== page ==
The other factor was that the religious organizations that could have attenuated the effects in the north were handicapped. The Christian bodies, the Church organizations, didn’t have the freedom they could have. They were handicapped even by the government for many years in northern Nigeria. Legitimately you couldn’t buy land if you were a Christian, and many times the Catholic bishops of Nigeria tried to fight this, but it was getting nowhere. The fact was that in some states of Nigeria you couldn’t own land if you were going to use it for religious purposes. Religious purposes included training people in schools, building facilities for the people, providing a moral education. Since they were limited only to Islamic schools they taught them the Koran and so on, but the moral fiber of society was wearing down.
The reason why this is important is this: I’m from the West of Nigeria, where the Yoruba culture is very strong. In the Yoruba culture there are many Muslims. In my particular area we are a minority of Christians living with a majority of Muslims, but we do wonderfully well together. In my diocese—and I think this is something that hasn’t gotten into the public media enough—I have 17 schools. Seventy percent of the students in my schools are Muslim children and even some of them — not that many, but quite a number — opt to convert to Christianity and their parents don’t have a problem with that. I am telling you the truth.
I have some of the imams and Muslim leaders as such close friends that when they build a new house and want to bless it they invite me to do so. In the Church, when we have a celebration or a ceremony, they come gladly. I have celebrated weddings of Catholic and Muslims. In many areas such as my diocese, Muslims look up to the Catholics for leadership on social issues, justice issues, women’s empowerment, the training of those who will attend university. So there’s a lot of trust between us. There’s a lot of collaboration.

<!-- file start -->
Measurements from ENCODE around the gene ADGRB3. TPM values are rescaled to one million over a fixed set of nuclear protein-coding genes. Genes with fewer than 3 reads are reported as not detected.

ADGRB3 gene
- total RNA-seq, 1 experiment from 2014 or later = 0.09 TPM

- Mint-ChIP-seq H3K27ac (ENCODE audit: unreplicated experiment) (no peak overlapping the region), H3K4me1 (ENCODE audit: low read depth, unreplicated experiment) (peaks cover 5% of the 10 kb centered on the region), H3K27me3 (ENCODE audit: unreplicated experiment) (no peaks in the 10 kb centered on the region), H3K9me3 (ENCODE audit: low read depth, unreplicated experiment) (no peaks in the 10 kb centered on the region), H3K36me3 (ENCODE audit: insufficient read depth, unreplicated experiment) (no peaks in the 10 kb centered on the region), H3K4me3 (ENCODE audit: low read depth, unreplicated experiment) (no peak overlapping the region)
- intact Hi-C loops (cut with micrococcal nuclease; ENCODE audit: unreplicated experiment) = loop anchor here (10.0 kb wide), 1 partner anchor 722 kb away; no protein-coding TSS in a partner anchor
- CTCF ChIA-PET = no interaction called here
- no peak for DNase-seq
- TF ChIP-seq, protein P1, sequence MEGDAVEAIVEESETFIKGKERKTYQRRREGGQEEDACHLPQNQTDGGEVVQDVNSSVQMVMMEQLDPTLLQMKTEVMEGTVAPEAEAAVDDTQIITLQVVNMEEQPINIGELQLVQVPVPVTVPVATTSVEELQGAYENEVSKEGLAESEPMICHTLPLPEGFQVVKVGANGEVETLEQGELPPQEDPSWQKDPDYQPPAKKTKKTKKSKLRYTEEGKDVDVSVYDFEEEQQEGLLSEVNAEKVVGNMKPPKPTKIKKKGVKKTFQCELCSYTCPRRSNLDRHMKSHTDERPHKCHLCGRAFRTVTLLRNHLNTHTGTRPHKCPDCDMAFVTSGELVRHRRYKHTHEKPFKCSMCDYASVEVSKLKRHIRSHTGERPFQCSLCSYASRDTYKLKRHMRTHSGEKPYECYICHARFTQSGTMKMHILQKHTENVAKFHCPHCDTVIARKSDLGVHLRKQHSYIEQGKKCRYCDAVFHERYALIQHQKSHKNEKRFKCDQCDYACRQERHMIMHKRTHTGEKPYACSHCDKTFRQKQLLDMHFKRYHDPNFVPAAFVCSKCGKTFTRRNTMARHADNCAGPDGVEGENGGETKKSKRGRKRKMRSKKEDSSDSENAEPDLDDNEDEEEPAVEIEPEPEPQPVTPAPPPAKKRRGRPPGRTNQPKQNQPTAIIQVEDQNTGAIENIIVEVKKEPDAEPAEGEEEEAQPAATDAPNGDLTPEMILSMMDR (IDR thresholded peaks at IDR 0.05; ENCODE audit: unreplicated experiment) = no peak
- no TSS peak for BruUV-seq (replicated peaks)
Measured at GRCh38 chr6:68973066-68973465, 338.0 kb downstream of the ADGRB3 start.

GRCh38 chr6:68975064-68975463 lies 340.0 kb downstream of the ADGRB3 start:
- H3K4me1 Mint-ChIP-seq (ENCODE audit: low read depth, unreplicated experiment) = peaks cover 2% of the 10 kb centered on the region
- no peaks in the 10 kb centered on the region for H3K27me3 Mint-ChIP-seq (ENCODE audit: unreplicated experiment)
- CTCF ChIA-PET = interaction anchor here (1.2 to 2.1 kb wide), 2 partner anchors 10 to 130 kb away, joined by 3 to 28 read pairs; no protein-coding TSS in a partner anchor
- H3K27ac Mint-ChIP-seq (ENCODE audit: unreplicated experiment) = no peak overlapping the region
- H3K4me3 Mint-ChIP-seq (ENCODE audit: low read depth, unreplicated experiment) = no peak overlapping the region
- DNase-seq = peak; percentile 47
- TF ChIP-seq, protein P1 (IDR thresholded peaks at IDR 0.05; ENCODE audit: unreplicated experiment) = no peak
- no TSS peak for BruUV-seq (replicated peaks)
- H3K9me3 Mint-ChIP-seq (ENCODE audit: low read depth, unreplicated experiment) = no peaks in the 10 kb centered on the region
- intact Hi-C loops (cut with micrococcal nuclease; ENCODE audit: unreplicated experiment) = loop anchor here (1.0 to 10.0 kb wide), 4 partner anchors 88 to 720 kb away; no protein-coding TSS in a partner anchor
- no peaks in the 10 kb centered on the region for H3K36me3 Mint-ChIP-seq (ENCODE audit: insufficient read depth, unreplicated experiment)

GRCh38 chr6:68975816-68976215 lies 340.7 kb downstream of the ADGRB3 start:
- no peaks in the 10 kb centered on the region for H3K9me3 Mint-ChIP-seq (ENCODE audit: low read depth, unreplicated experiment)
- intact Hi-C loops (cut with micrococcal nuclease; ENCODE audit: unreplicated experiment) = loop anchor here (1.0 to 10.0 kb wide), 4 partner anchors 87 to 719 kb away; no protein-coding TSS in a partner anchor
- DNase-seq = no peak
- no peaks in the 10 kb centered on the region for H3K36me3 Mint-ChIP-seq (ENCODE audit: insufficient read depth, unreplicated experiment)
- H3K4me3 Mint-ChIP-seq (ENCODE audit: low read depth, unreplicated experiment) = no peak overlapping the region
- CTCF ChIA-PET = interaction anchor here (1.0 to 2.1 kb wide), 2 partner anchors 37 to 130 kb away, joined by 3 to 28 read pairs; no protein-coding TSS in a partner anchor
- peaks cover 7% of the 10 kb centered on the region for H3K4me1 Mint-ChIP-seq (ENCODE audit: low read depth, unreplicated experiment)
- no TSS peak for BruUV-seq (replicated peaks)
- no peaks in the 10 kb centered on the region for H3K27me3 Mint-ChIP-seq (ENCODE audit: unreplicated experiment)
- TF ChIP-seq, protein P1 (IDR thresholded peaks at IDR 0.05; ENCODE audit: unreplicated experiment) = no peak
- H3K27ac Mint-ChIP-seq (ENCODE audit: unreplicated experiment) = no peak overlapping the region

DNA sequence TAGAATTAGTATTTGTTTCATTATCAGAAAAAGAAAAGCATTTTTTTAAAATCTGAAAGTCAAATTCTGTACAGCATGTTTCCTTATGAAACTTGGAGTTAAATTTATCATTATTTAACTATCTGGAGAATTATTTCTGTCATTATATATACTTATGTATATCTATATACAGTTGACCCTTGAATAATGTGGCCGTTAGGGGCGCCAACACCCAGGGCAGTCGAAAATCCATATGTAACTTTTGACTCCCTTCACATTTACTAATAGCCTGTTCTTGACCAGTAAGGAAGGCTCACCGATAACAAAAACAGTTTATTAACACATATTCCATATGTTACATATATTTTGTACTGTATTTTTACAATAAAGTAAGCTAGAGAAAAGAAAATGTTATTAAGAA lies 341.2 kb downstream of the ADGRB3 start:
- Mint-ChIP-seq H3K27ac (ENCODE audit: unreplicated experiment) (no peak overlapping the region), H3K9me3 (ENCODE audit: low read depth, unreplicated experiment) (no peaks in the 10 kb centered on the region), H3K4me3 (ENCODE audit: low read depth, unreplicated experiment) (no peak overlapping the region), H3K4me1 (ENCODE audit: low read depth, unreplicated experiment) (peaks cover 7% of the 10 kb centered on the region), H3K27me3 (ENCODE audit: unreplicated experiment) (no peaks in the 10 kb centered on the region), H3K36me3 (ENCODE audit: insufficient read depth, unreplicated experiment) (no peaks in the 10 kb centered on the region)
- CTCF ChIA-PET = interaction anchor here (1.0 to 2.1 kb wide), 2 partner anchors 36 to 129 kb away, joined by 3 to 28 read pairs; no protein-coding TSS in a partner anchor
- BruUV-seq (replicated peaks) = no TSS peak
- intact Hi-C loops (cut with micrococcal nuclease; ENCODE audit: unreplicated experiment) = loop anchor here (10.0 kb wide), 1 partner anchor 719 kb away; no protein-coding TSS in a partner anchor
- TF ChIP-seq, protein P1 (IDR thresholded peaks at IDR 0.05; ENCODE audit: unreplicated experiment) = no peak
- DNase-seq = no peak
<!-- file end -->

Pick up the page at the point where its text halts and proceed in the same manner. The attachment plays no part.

There have been times when I have had to speak on the issue of Boko Haram in the north of Nigeria. I decided to consult with the Muslim leaders who are my close friends. I asked them why they think we haven’t had the same problem in the West that’s happening in the north. They point to one thing: the strong cultural background which unites us, which we have not allowed to be eroded. In the north of Nigeria, on the other hand, Islamic culture has eroded. The Hausa culture has been eroded. Islam is Arabic and it came and engrained itself over the years, but because of that, many of the people are caught in between. Yes, they are Muslims, but there is no underlying culture, no culture of values.
In Yorubaland, human dignity and human life are sacred. Christianity came to baptize that. No one would convince me to accept that Christianity came just for the respect of human life. We had that before. You don’t just go ahead and kill somebody. There are many proverbs which encompass Yoruba wisdom. They say: you don’t fight until the point of death. When you have a fight, a disagreement or a conflict, you don’t go to the point of death, because you never know what happens tomorrow, and who you might need tomorrow.
I think that this lack of a cultural fiber, the maladministration of the past, the dissolution of the premises of a democratic government, and the millions of young people who have been left on the streets with no promise, no capacity at all, already prepared great ground for Boko Haram. It has something to latch on to.
When Boko Haram started in 2009 it was very easy to describe it, even from afar. Now it has gathered many other forces which all hide under the umbrella of Boko Haram. In fact, even the Nigerian president a few months ago said there are different types of Boko Haram: economic, religious, social. He also admitted that in his own government there are people who are sympathetic to Boko Haram. So it has become the umbrella for anyone who is disgruntled or would just like to destroy the moral fiber of society?